OS400 PF: how to reduce unused space in a BLOB field.

Actual issue :  there is a PF with 5.000.000 records  (reclen 1000 Bytes, but with a BLOB field.) PF occupies about 1,5 TB (!)
A deletion Job deletes older records  periodically. REUSE  is set to *YES.
Problem: BLOB field-size will not be reduced, also if new records have smaller documents (because of optimized application) as in the old, deleted records.

Theoretical solution:  set PF  to RERUSE = *NO,  write new records  - with smaller documents/smaller BLOB-size  on new diskspace, and then do a RGZPFM,
to remove deleted records (with larger BLOBs) may reduces filesize.
But there is not enaugh diskspace for a RGZPFM.
Is there any other solution to reduce unused BLOB-space in a BLOB field ?
(OS400 with V7.3)
asdf13Asked:
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Gary PattersonVP Technology / Senior Consultant Commented:
Please show DDS or SQL DDL for the file.  

Also, how big is the file (DSPFD), and how much disk space do you have available?  

How many access paths over teh file?

BLOB fields, properly declared, are variable length.   Do you have long sections of embedded blanks or leading or trailing blanks that you can recover by reading, compressing, and updating each row?

Options:

1) Save and restore a copy of the file to another system with more disk space and CPYF COMPRESS(*YES) or RGZPGM ALWCANCEL(*NO) there, then restore smaller file back to original system.

2) Temporarily free enough disk space to RGZPFM by backing off other libraries or files, then RGZPFM, and restore libs/objects temporarily removed.

3) Depending on your OS version, you may be able use RGZPFM while active, but it will only compress fixed space, not AUX space where blobs are held - and in you case that is probably where all the excess disk space usage is.

http://www-01.ibm.com/support/docview.wss?uid=nas8N1014683

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asdf13Author Commented:
Hello,
is there any common file tool (beneth RPGIV/SQL) to get Information  (or  stored BLOB documents  itself)   from a BLOB field, defined in SQL created PF ?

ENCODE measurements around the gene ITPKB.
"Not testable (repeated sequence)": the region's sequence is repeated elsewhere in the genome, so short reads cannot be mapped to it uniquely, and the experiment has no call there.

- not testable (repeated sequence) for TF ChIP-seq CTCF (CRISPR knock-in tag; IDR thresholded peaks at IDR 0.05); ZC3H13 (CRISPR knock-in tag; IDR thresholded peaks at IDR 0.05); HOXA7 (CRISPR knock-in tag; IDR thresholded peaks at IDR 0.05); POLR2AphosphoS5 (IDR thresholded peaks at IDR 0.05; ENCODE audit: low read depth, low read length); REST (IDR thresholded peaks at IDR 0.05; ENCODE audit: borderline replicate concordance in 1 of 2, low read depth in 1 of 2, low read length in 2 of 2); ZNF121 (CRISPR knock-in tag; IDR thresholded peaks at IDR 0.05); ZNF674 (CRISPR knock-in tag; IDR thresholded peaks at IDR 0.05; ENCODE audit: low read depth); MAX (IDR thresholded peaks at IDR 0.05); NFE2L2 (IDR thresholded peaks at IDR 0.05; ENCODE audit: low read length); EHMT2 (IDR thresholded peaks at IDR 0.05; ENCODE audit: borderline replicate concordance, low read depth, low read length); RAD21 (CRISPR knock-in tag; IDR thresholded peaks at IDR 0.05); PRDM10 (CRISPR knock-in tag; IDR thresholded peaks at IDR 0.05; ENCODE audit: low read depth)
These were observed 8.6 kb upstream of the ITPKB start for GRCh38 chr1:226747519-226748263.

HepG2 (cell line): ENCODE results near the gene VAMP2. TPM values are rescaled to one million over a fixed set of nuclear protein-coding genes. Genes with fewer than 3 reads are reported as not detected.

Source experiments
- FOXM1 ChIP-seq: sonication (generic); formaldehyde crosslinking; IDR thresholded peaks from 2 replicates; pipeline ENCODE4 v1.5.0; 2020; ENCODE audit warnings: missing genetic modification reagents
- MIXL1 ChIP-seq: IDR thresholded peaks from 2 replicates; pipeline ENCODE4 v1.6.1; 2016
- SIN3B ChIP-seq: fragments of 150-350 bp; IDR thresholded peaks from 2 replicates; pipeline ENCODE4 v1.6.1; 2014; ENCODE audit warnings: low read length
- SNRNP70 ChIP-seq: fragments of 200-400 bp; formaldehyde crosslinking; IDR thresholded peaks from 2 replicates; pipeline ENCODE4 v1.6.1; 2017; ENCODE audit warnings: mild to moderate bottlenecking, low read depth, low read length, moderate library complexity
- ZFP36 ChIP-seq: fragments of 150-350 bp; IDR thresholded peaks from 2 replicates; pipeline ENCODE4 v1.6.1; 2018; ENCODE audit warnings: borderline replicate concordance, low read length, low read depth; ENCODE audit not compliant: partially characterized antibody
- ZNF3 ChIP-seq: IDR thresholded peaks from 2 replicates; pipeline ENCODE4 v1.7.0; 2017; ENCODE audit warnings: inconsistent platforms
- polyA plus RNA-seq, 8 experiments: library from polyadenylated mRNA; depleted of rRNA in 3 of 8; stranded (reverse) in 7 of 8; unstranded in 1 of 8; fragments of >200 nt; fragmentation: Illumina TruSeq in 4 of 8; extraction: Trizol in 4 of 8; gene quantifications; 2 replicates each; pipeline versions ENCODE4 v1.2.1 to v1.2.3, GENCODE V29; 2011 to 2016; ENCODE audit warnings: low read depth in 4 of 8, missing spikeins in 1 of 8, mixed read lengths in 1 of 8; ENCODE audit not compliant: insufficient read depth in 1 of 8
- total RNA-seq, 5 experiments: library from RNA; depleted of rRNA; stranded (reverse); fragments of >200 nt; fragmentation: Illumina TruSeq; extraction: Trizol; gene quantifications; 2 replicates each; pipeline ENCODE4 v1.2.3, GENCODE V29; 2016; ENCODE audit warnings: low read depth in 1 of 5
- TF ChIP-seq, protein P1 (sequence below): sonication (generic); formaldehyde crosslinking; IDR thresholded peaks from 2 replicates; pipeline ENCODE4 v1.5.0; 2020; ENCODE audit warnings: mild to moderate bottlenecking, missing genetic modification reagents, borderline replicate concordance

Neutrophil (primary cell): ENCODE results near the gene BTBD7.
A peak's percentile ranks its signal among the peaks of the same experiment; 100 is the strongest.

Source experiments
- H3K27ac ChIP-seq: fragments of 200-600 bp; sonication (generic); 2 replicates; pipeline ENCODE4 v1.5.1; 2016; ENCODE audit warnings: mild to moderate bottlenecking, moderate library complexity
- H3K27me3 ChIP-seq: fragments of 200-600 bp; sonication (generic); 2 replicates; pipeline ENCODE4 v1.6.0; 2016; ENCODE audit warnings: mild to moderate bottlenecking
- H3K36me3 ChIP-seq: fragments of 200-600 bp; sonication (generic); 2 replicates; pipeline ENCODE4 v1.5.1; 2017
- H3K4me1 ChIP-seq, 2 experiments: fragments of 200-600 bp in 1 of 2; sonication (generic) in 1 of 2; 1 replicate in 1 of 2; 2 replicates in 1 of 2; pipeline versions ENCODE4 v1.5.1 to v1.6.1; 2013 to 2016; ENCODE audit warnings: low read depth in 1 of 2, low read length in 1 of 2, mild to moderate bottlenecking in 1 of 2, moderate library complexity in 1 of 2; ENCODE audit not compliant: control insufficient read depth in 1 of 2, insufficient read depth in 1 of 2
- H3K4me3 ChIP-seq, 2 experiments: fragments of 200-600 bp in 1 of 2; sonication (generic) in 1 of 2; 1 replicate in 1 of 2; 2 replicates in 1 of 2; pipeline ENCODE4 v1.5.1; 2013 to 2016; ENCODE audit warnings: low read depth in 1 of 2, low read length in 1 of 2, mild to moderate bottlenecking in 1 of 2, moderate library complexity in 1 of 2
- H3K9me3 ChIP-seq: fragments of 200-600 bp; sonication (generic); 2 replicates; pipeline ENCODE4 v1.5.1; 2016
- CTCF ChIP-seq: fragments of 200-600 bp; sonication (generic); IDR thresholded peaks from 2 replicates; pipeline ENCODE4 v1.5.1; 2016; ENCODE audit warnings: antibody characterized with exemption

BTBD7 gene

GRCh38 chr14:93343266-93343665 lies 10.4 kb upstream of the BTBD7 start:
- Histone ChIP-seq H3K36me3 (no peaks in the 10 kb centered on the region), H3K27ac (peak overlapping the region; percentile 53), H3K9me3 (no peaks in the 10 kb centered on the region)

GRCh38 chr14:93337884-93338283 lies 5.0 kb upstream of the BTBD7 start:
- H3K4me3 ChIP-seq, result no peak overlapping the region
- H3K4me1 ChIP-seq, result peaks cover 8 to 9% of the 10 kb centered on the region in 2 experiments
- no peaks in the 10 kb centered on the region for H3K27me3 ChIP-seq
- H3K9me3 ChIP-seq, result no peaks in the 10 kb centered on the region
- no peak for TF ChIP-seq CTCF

Gary PattersonVP Technology / Senior Consultant Commented:
Here is an example of an RPG program to extract BLOBs to a stream file.  Is that what you are looking for?

https://www.mcpressonline.com/programming/rpg/techtip-blobs-dont-run-embrace-them-with-rpg
asdf13Author Commented:
Hello,
yes, the example is helpful for understandig, how BLOB fields are handled with RPG/SQL.

My concerns -  from System perspective - are:   how to get those "monsterfiles" with 1,5 TB smaller . . .
A question regarding to IBM design :
Why is the BLOB fields-size the real document size, because only a pointer points to BLOB-field space ? This causes an issue, because simple PF member max size is about 1,7 TB . . .  (without partitioned database)
Gary PattersonVP Technology / Senior Consultant Commented:
All of the data resides in the physical file object - fixed fields and LOBs (BLOBs, CLOBs).

Physical files have a "data space", which contains the fixed length portion of each record, including a pointer for each LOB field in the record.

Physical files also have "auxiliary space", which contains LOBs (and possibly some or all of variable length fields).  This pointer in data space points to a location in the "aux space".

Keyed physical files also have an access path - a built-in index.

Strategies for avoiding this problem:

1) SIMPLY DON'T STORE LOBS IN DATABASE FILES!  For a small table, no problem.  But for a table that could grow large, this often isn't the most efficient way to manage this type of data.

Instead, store them as stream files (XML, JPG, etc) in the IFS, and store the path in a text field, or store the path in a DATALINK field, or store them in Amazon S3 (or other local store or cloud-based storage).  Additional benefits often apply: for example, no need to extract and save to the OS file system to use in web pages and other applications that can directly use the stream files.  

2) If you can't remove them, then consider compressing LOBs before storing them, and decompress them when you need to use them.  Trim leading and trailing spaces, then compress data using a user-defined function to reduce storage utilization.

https://www.mcpressonline.com/analytics-cognitive/db2/techtip-compress-large-object-lob-data-in-db2-for-i
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